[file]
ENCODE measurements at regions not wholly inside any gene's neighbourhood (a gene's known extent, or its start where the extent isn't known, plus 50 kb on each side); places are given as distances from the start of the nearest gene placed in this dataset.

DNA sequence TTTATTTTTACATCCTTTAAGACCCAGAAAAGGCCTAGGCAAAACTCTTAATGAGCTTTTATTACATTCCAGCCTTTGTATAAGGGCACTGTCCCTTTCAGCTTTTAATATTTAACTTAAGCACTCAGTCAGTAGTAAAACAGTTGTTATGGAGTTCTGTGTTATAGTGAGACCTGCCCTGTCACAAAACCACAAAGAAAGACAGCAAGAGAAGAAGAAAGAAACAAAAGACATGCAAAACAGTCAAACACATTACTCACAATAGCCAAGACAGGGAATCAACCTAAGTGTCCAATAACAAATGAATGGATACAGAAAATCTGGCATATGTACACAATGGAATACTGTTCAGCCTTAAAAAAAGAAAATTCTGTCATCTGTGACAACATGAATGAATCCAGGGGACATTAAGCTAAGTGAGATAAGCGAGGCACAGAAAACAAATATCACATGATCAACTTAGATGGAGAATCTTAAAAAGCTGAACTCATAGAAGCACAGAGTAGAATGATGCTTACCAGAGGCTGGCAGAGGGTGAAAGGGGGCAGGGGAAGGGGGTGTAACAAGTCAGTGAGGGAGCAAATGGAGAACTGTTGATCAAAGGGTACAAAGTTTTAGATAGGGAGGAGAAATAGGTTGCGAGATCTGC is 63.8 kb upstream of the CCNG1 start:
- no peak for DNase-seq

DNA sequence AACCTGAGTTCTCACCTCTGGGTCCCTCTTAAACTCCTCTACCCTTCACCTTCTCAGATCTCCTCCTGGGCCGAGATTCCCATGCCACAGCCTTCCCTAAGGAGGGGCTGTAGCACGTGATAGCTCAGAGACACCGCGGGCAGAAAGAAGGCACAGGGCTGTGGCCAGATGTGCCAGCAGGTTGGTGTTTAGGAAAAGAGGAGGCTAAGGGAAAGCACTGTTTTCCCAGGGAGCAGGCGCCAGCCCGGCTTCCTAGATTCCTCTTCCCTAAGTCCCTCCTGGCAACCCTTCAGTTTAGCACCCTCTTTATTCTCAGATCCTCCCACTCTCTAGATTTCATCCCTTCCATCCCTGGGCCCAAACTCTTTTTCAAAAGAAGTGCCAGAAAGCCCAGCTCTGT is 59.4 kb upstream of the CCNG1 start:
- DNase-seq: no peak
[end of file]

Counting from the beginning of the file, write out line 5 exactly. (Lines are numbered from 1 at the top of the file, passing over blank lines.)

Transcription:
- DNase-seq: no peak